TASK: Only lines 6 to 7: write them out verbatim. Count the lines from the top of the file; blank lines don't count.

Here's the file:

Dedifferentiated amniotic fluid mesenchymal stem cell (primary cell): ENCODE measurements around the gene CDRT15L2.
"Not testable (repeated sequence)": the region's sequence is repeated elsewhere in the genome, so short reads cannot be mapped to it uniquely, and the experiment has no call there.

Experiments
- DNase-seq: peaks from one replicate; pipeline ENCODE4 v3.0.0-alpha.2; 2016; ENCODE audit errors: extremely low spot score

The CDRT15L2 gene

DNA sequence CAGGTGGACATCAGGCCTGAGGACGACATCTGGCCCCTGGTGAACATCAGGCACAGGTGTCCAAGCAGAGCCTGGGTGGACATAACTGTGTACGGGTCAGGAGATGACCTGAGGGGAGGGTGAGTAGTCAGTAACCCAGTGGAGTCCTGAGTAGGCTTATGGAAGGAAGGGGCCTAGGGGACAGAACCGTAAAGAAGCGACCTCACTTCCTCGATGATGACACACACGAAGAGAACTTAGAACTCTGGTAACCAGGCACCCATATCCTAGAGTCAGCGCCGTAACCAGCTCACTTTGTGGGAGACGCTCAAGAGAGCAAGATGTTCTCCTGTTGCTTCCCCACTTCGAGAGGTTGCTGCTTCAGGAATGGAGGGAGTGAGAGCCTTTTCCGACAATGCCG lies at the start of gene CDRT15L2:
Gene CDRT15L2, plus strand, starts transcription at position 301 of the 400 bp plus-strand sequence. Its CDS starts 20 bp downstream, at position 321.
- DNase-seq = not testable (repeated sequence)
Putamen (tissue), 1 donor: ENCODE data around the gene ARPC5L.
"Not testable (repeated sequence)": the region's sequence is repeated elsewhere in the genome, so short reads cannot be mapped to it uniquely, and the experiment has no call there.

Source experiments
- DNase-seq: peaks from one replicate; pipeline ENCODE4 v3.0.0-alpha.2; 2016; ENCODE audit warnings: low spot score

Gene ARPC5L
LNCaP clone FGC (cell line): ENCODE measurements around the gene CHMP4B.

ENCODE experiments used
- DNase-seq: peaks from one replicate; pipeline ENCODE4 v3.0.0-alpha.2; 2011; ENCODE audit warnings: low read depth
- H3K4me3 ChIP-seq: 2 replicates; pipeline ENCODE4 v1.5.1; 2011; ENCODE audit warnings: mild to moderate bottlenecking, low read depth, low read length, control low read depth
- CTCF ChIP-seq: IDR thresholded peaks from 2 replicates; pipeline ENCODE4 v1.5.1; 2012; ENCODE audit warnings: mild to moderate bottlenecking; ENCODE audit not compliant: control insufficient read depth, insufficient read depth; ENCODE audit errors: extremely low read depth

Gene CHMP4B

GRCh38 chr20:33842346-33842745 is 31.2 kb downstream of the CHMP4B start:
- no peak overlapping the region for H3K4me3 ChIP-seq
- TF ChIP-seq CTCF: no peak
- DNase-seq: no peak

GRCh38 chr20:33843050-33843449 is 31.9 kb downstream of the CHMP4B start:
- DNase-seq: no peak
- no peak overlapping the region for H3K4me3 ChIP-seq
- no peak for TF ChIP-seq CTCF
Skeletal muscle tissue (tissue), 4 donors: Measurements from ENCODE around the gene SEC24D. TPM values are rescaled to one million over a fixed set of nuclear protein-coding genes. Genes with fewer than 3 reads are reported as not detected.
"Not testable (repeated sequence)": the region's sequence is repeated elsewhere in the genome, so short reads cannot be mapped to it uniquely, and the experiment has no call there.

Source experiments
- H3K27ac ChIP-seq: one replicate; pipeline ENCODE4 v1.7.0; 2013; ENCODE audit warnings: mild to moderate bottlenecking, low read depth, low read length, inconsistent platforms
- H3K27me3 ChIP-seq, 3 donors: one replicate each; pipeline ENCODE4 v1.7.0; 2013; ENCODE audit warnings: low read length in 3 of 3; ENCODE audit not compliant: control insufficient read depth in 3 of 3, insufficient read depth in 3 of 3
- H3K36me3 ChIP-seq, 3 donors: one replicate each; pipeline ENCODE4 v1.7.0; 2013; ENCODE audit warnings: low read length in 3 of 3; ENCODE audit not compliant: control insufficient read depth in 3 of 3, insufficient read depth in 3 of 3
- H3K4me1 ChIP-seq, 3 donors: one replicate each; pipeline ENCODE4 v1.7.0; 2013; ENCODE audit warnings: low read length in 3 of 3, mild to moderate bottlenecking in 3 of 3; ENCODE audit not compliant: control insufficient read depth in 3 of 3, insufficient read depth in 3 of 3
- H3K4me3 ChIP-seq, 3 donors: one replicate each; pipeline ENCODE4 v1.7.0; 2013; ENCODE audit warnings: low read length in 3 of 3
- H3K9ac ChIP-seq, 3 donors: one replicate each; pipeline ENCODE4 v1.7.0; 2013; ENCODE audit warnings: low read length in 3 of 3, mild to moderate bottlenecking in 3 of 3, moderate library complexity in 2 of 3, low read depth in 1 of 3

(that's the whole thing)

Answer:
DNA sequence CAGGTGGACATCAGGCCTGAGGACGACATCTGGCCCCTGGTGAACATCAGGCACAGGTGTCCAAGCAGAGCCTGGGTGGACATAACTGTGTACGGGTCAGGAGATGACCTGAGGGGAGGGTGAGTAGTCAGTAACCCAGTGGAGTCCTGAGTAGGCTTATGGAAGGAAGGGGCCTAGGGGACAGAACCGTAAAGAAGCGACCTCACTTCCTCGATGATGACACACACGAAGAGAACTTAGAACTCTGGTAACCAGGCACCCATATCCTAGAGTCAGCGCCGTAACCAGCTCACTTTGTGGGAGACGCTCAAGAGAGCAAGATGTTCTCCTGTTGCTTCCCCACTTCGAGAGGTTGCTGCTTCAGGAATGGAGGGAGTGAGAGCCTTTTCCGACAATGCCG lies at the start of gene CDRT15L2:
Gene CDRT15L2, plus strand, starts transcription at position 301 of the 400 bp plus-strand sequence. Its CDS starts 20 bp downstream, at position 321.